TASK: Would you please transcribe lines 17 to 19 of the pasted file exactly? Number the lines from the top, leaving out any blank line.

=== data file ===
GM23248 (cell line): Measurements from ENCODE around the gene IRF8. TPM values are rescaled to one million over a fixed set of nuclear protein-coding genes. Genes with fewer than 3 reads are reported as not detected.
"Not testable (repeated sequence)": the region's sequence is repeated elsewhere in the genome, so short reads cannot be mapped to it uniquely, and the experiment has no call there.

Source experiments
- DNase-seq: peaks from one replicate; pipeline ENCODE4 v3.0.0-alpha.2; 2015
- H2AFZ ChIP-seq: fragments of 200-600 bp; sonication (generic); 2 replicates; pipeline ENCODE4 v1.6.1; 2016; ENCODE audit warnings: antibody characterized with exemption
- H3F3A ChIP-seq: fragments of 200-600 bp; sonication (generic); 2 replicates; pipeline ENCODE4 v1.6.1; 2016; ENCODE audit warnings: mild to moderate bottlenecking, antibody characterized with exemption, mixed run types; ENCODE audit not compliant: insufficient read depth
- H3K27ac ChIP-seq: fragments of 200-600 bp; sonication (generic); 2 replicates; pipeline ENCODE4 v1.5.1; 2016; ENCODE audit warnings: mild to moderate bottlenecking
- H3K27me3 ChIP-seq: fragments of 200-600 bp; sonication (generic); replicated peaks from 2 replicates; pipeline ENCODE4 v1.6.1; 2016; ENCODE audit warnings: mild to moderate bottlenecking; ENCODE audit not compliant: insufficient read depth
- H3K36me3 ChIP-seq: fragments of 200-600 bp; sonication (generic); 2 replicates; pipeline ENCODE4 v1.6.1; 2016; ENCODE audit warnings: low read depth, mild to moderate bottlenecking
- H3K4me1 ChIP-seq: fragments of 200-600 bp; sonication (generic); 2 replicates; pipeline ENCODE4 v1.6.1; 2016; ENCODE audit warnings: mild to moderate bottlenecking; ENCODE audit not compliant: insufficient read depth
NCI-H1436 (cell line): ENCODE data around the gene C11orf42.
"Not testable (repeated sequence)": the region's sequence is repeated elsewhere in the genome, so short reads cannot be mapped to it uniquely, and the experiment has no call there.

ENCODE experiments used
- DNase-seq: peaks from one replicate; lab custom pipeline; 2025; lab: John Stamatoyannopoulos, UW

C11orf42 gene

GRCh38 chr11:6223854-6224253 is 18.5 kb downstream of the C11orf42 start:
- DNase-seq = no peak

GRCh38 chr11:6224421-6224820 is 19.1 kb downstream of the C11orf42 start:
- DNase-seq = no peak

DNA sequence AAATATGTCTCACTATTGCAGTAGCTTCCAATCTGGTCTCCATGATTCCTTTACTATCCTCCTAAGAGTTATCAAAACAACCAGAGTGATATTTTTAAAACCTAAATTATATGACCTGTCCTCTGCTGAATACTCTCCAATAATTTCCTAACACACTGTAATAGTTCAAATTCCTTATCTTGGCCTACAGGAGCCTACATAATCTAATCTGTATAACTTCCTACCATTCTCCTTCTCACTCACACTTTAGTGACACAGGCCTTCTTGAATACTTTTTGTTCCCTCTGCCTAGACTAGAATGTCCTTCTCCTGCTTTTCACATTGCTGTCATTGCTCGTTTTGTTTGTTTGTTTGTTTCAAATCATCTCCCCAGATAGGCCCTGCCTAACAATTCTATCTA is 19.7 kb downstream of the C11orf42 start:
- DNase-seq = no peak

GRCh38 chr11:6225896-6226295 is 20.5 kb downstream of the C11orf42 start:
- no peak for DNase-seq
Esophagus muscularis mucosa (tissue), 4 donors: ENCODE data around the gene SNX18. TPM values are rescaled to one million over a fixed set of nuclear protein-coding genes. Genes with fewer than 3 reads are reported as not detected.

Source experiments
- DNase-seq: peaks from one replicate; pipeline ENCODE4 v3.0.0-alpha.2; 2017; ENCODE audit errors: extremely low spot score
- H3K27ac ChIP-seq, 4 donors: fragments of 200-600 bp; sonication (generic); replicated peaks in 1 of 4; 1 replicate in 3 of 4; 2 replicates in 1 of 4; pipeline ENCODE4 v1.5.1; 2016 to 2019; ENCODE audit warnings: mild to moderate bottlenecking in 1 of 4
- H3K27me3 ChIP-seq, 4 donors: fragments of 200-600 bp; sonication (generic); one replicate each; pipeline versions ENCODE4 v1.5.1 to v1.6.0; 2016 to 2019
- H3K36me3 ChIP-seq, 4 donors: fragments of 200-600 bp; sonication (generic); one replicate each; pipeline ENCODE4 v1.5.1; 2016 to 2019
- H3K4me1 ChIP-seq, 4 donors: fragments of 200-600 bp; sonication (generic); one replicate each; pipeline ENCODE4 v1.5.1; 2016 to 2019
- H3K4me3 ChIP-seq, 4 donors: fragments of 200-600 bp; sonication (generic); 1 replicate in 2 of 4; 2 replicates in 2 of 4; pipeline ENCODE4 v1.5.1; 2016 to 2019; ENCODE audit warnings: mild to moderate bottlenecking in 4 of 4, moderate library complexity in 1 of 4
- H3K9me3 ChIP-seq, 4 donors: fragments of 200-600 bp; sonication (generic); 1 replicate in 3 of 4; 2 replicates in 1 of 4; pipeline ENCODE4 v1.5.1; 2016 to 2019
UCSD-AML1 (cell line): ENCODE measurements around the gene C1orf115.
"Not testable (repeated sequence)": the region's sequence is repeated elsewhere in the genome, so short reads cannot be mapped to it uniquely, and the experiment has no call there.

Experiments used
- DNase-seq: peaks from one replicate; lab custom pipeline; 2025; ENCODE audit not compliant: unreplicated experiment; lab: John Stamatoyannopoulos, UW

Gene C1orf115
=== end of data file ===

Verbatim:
- DNase-seq = no peak

GRCh38 chr11:6224421-6224820 is 19.1 kb downstream of the C11orf42 start:
- DNase-seq = no peak